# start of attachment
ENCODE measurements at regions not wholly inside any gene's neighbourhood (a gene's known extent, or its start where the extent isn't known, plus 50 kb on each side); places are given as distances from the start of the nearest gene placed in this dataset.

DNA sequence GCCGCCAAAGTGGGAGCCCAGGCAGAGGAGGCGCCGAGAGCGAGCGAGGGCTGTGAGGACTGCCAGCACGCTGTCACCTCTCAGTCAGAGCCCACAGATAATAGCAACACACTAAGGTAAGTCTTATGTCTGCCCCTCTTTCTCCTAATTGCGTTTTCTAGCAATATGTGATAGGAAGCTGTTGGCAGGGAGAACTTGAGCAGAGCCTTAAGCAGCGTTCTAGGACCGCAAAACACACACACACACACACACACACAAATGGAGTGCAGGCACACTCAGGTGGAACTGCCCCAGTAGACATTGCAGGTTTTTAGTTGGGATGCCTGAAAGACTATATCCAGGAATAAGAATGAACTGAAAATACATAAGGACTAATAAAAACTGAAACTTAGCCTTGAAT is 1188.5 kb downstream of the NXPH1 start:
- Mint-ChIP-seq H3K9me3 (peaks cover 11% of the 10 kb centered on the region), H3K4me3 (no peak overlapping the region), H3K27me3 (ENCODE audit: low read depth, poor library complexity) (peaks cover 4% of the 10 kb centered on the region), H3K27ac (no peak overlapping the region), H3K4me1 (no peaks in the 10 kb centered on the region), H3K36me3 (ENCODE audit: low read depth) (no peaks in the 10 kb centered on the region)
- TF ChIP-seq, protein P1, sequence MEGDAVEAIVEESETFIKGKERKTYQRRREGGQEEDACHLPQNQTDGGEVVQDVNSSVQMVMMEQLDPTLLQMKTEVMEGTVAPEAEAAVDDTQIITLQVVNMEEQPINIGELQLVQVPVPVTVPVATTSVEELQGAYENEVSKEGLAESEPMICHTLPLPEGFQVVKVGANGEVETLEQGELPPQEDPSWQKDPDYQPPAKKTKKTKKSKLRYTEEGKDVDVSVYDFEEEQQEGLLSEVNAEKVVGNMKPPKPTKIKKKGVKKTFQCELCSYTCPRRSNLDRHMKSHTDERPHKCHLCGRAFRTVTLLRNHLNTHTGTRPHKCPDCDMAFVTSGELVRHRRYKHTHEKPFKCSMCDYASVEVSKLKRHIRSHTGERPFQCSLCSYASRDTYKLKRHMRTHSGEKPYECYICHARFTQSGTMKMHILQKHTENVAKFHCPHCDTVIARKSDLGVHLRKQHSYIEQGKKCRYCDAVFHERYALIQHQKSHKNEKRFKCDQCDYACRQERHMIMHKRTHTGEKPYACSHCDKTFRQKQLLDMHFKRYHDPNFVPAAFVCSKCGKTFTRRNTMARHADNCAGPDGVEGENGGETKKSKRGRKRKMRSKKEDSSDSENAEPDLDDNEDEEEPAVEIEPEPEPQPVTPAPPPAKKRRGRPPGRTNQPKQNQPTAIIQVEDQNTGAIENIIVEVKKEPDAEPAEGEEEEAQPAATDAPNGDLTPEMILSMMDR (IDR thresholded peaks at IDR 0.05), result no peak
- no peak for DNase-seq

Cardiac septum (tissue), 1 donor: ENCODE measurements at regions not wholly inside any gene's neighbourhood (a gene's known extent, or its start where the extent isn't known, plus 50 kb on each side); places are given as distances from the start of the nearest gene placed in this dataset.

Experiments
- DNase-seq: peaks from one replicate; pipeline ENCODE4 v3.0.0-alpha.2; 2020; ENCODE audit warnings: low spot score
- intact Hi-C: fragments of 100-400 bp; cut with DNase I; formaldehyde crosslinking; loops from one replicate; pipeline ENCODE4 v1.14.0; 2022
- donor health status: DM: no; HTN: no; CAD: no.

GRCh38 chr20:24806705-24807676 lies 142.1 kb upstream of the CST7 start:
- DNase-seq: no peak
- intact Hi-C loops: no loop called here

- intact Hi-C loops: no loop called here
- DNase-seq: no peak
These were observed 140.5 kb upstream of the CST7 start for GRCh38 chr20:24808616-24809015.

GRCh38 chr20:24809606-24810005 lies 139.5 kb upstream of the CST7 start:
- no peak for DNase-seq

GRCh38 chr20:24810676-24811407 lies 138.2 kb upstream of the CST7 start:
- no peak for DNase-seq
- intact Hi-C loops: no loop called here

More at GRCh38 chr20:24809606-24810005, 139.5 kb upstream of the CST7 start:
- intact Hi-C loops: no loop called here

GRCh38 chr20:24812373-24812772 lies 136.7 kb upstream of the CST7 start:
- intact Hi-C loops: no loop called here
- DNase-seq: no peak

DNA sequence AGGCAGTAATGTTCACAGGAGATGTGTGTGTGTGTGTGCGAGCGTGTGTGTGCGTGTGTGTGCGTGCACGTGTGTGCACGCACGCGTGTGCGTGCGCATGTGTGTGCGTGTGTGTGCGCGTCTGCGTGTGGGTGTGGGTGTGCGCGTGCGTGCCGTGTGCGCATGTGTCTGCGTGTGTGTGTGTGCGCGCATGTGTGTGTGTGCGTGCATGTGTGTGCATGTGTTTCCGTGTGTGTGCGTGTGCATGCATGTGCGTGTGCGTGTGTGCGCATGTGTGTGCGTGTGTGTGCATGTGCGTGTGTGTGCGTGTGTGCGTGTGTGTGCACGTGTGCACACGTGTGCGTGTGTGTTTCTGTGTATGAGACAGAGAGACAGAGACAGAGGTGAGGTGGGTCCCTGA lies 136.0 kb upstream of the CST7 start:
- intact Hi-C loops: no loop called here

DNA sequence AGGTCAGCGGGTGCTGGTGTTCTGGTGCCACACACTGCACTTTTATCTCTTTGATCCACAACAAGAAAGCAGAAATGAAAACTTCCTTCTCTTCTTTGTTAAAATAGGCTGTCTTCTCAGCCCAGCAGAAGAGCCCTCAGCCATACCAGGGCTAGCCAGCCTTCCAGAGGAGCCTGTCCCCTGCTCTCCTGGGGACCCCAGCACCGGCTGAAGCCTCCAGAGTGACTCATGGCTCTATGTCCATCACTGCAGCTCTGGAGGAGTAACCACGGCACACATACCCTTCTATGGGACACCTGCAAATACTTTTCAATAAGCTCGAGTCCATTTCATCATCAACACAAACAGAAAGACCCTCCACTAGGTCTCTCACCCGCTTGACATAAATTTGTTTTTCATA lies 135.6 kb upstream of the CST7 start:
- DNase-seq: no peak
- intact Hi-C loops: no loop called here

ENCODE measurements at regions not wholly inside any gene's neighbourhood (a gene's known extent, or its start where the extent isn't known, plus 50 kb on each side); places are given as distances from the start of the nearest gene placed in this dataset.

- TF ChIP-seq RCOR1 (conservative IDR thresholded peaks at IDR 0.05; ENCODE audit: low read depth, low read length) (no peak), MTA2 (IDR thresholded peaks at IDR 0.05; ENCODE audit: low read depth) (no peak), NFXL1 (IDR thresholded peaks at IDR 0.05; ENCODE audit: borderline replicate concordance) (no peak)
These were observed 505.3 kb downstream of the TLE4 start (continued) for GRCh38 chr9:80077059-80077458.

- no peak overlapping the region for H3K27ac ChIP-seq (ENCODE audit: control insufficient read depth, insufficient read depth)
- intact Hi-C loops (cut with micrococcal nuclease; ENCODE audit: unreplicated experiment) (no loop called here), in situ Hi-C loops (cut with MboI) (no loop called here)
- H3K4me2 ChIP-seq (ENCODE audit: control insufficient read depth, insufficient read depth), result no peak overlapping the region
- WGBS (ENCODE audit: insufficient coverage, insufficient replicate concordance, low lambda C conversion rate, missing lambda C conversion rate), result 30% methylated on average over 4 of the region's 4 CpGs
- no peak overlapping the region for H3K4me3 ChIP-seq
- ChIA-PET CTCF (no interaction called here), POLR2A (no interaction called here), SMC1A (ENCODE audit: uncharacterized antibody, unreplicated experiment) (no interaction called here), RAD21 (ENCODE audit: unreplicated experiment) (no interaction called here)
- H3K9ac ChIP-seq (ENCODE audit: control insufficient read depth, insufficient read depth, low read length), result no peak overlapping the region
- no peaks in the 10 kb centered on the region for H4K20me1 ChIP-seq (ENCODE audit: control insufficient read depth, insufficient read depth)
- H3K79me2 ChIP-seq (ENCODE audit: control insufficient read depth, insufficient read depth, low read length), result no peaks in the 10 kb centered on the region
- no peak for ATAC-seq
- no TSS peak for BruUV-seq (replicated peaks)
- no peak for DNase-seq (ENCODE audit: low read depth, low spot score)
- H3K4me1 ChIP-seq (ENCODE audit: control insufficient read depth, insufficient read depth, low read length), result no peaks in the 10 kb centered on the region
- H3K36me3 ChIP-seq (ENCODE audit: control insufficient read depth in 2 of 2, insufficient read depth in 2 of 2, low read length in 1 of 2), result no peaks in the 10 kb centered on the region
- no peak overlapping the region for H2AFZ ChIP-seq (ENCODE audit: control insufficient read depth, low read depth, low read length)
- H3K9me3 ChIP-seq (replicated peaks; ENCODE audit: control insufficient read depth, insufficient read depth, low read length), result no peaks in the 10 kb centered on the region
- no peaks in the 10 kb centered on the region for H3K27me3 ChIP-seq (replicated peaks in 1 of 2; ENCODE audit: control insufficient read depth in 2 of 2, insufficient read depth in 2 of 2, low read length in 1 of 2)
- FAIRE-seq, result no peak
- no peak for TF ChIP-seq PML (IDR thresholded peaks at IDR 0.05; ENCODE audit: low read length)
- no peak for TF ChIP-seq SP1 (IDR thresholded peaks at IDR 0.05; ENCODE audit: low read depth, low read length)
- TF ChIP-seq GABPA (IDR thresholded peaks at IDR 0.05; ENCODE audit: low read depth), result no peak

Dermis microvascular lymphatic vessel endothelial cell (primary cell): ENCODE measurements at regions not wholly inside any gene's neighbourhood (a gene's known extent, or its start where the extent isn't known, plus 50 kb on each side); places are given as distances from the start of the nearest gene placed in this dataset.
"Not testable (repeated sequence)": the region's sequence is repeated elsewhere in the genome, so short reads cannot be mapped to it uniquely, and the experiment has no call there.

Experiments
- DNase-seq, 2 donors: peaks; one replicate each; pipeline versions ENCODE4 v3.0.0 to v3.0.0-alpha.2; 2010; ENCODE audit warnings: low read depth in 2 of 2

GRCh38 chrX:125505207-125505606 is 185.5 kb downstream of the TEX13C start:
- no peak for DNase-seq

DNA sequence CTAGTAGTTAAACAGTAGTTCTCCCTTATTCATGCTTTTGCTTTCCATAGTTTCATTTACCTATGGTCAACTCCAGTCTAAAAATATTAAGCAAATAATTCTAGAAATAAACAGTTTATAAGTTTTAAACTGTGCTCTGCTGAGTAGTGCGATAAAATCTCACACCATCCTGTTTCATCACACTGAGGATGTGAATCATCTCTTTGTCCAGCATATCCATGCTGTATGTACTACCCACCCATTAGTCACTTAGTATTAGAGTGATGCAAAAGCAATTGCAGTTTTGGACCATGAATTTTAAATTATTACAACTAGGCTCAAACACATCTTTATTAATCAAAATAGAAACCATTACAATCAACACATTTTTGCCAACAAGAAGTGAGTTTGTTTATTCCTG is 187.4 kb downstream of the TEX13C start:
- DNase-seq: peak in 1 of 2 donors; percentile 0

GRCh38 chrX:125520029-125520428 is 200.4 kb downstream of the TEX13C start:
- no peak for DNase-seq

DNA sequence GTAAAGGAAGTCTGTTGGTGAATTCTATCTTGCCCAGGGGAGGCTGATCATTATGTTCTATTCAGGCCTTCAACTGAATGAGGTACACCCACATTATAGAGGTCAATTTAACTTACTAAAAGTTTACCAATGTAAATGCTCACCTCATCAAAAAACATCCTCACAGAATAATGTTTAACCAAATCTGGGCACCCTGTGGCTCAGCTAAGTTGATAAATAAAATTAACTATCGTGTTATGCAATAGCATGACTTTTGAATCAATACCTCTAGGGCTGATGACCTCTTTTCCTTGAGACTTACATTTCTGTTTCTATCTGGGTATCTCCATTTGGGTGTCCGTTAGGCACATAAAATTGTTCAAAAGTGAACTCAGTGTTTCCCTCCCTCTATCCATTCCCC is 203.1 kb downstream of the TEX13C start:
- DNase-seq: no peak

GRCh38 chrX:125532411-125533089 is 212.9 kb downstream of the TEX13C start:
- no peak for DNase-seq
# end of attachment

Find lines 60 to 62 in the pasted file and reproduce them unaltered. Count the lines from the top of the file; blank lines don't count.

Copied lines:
GRCh38 chrX:125505207-125505606 is 185.5 kb downstream of the TEX13C start:
- no peak for DNase-seq

DNA sequence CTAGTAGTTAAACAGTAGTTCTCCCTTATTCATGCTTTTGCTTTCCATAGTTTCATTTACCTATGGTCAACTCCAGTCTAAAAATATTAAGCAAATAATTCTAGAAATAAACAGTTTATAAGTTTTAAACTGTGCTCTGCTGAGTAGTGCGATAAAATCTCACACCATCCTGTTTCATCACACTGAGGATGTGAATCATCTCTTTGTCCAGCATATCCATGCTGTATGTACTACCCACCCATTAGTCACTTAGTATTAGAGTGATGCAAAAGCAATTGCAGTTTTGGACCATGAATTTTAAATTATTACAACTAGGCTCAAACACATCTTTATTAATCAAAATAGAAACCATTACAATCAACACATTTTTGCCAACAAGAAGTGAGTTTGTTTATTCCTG is 187.4 kb downstream of the TEX13C start: